A small gallery in Beachwood was not only a shop Lisa Longo loved venturing to, but a business that inspired her to open her own.
Now, Longo is celebrating a milestone of Finestra Gallery in Downtown Willoughby being open for 20 years.
The first two years of the 20 it’s been open, Finestra was in Painesville prior to relocating to 4076 Erie St. Moving to Willoughby’s historic downtown was a game changer, she said.
“Willoughby is amazing, and getting better and better,” Longo said. “Back 20 years ago, the whole shop small, women-owned business wasn’t really a tagline yet. It’s been fun to watch Downtown Willoughby through the years. I think there’s a good backing trying to keep everything historic with the lights and the charming little events they have down here.
“It’s growing and I don’t think we’ve ever had as much retail down here. We’ve always had great restaurants, but getting the little shops down here is a fun mixture.”
When Longo opened Finestra Gallery in 2002, her products were limited because at the time, she said she didn’t really know what was going to sell and what was popular. However, she knew she was mainly and almost exclusively looking for artist-made, artist-designed products, as well as unique items people could not find in big box stores.
When Longo moved her business to Willoughby, she started hosting gallery openings that featured local artists, painters and photographers.
“That was a really fun five years or so that we did that. It was well attended and lots of fun,” she said. “I was still going to New York for the gift fairs twice a year looking for product. It was always changing and then I found a line called Trollbeads — charm bracelets. That was a game changer for me for the next 10 years and that was almost exclusively what my store as all about.”
The Trollbeads jewelry line put Longo on the map, she said, and at one point, Finestra Gallery was number two in the nation.
“It was an amazing run and I knew how lucky I was to gave gotten that line in here, but I also knew that it was going to peak and eventually wasn’t going to be around forever,” she said. “It came to an end and I had to re-envision what I wanted my store to be. By that time, things had changed. There were lots of small shops opening up. It’s a work in progress.”
While still staying true to selling artist-made, artist-designed and unique items in her gallery, Longo has gotten into selling more giftable items. She still carries items in her gallery from local artists who have been with her since day one such as Deborah Woolfork Jewelry and wine glasses by Robert “Skip” Streeter, president of Streets of Manhattan out of Cleveland.
“I’ve always loved art and owning my own business was always something I saw myself doing,” Longo said. “I was never sure what I wanted to be. I raised my kids and then I was 40, and I thought this is something I think that would be fun and make a living off of.”
While her customer base is mostly women, men and couples come in to shop at Finestra. The front window display of the gallery has been a strong focus to bring customers in, Longo said.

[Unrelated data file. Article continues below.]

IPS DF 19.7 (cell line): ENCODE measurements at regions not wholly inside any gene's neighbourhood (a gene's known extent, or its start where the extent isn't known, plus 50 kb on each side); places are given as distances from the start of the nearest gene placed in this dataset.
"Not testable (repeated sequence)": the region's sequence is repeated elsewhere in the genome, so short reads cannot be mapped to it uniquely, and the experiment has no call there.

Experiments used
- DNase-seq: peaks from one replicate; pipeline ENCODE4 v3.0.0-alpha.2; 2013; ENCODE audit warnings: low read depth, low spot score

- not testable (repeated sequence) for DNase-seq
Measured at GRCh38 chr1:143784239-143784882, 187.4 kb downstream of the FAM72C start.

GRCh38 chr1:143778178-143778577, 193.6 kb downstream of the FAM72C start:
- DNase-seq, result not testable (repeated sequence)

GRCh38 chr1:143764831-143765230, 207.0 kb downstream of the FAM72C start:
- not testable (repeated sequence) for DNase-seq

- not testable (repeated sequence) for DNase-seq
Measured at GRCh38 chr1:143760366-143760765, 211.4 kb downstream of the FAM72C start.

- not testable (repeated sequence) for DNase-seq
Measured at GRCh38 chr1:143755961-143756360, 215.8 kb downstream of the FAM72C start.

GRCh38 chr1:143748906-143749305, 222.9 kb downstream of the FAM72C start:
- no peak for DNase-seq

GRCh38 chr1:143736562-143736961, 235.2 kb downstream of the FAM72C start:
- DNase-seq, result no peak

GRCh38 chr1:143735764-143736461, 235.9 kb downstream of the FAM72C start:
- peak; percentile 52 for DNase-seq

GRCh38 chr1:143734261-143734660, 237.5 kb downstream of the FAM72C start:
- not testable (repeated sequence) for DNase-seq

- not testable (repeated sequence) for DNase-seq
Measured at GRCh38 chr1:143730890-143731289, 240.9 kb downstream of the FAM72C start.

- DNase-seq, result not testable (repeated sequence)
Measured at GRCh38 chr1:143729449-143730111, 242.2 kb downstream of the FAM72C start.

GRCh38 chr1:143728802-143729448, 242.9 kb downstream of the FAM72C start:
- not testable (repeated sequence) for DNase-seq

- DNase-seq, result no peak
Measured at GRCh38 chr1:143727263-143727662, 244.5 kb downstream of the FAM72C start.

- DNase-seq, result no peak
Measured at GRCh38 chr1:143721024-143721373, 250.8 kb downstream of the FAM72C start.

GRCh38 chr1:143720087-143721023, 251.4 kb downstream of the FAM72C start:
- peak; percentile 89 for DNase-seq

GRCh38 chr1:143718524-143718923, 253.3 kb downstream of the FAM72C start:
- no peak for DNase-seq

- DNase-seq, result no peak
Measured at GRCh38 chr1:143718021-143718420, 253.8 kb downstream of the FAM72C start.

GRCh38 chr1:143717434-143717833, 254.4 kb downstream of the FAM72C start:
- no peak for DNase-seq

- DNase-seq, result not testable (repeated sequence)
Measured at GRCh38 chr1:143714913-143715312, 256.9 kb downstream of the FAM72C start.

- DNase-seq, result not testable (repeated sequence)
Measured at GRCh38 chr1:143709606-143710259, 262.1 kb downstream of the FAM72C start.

“Every day, I have a customer who says, ‘How long have you been here? Are you new?’ Then I say I’ve been here almost 20 years, so there is an opportunity for new customers,” she said. “You have to have that turnover of your customers.”
Since opening, Longo has expanded children’s items, which has done especially well post pandemic, she said. The jewelry has and still is the gallery’s number one seller.
“Margaret Solow from Los Angeles has been our top seller for the last couple of years, and we have a massive following for her,” Longo said. “We’ve got this new line of coasters that are funny and the towels have been great sellers for years.
Through the business years, Longo has tried not to panic when she has a bad year and she also tries to not rest on her laurels when she as a good year.
“You never know,” she said. “When (the coronavirus) happened, that was, for me, unique. I had my worst year right before. I was struggling with what I wanted the store to be and getting customers in the door. I had Amazon. Etsy and all these things. It was challenging and then (the coronavirus) hit, and I was really close to closing for good.”
After going through a couple of months of being closed due to the pandemic, customers “came out of the woodwork” when Finestra reopened.
“I think people really realized how important local, neighborhood shops were,” Longo said. “That’s always been something I’ve tried to do — go to small groceries and hardware stores. It was getting harder to do that. Now, I feel like small business is really coming back.”
Longo still finds enjoyment in patrons visiting her store.
“We have a little traffic pattern that I hope people will walk around. There’s so much to see and look at,” she said. “I’m very proud of my store and I love when people say, ‘I love your shop’ or ‘I bought something for someone and they really love it.’ I don’t think there was ever a day, prior to (the coronavirus), where I didn’t know that this could be a success. I never felt that and I always love coming to work. A lot of customers have become friends.”
For the last five years, Longo’s tagline has been “give, live and celebrate.” She also says that one of the best things that has ever happened to her store was the front window displays Edward Sajovic, of Edward J. Sajovic Design has created.
“He’s talented. We do a seasonal window and he did the 20th anniversary window,” she said. “Finestra means window in Italian, so it was a way to say that a lot of our product is artist-made.”
Although online selling is something Longo is not interested in doing, it may be a part of her future business plans.
“What I want for my store is people to come in, see, touch and feel, but competition is intense,” she said.
Finestra is open from 11 a.m. to 6 p.m., Tuesdays through Fridays, and from 10 a.m. to 4 p.m. on Saturdays.